Soybeans rose to a two-week high on signs of improving demand for supplies from the U.S., the world’s largest grower last year. Corn also gained.
U.S. exporters sold 105,000 metric tons of soybeans for delivery before Aug. 31 to unknown destinations, the U.S. Department of Agriculture said today. China, the world’s biggest buyer, boosted imports by 20 percent in September from a year earlier with U.S. shipments almost four times higher than a year earlier, the Customs Administration reported today.
“Export business continues to be very good for soybeans,” Greg Grow, the director of agribusiness for Archer Financial Services Inc. in Chicago, said in a telephone interview. “There appears to be no slowdown in Chinese demand.”
Soybean futures for January delivery gained 0.9 percent to $15.70 a bushel at 10:01 a.m. on the Chicago Board of Trade, after touching $15.7125, the highest since Oct. 9. The oilseed had declined 13 percent through yesterday since reaching a record $17.89 on Sept. 4. The price touched $14.8575 on Oct. 15, the lowest since July 3.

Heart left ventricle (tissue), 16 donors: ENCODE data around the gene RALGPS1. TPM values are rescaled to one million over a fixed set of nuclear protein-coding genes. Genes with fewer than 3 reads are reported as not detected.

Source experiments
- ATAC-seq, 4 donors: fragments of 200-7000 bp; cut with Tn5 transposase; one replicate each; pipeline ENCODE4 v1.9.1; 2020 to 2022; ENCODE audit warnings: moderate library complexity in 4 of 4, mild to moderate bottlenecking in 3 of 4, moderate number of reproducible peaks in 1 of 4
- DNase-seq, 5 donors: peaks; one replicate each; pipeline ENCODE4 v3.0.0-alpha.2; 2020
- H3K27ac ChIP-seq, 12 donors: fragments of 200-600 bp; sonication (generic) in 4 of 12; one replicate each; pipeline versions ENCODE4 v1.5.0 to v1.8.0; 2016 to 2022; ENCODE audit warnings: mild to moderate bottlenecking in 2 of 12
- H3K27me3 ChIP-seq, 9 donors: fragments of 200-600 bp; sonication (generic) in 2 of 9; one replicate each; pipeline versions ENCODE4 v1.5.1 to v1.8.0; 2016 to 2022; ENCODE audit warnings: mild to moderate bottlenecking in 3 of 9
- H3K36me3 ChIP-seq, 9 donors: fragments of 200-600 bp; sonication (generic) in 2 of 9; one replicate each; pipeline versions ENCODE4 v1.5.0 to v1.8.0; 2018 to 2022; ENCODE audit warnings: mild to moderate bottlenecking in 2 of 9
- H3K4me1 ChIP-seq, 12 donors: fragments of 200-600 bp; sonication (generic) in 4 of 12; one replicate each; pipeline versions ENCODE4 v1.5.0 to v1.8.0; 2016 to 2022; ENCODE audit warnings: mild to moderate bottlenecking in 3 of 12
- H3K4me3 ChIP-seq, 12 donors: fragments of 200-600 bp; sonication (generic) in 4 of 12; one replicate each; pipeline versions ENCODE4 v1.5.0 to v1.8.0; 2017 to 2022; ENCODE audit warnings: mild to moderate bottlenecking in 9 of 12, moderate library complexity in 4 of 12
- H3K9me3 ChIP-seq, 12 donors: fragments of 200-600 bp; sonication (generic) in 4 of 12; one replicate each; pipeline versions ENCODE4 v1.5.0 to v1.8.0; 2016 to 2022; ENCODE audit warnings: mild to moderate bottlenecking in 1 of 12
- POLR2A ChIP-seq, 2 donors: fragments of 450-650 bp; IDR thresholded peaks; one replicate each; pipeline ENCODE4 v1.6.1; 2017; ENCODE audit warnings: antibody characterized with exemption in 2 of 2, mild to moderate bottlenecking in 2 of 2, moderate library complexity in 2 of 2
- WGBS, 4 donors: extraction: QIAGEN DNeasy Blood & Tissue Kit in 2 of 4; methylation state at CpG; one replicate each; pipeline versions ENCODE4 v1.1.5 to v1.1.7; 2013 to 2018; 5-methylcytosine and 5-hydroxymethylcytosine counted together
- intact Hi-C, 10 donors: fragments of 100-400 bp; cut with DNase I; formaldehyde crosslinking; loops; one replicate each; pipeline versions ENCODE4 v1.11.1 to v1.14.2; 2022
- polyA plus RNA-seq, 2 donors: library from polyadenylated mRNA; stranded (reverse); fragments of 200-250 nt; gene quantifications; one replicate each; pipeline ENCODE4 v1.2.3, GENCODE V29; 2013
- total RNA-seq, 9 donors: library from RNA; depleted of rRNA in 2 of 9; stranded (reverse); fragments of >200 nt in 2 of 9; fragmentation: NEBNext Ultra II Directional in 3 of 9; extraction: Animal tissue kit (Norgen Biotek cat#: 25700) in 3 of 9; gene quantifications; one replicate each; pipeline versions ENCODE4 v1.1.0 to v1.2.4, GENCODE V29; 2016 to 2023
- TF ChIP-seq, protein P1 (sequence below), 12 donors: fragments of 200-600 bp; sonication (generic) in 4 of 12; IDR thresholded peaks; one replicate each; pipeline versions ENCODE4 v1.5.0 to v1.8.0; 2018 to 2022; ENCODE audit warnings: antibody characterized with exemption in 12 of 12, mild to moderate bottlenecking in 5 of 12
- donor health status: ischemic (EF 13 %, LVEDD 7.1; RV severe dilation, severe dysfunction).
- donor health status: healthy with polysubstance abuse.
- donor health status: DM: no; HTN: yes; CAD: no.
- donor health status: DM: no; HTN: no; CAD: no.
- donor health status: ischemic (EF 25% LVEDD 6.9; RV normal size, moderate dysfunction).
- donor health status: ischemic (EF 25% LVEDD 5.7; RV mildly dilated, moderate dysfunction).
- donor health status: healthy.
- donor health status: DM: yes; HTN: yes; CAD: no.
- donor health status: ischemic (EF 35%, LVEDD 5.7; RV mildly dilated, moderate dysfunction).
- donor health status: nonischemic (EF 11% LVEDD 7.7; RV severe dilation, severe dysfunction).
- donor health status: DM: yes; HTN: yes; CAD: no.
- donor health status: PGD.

Soybean-meal futures for December delivery rose 1.3 percent to $482.20 for 2,000 pounds on the CBOT, heading for the first six-day gain since July 20.
U.S. export sales for delivery in the marketing year that began Sept. 1 are 35 percent higher than at the same time a year earlier, the USDA said Oct. 18. U.S. supply on Aug. 31 is forecast to drop to 4.4 percent of domestic use and exports, the smallest reserves since 1966. U.S. production was estimated by the government at the lowest since 2008 after the worst drought since 1956 reduced Midwest yields.
Corn futures for December delivery advanced 0.6 percent to $7.605 a bushel on the CBOT, heading for the first gain this week. The price tumbled 11 percent as of yesterday from a record $8.49 on Aug. 10, as demand slowed and overseas buyers shifted to cheaper grain from other suppliers.
Corn is the biggest U.S. crop, valued at $76.5 billion in 2011, followed by soybeans at $35.8 billion, government figures show.
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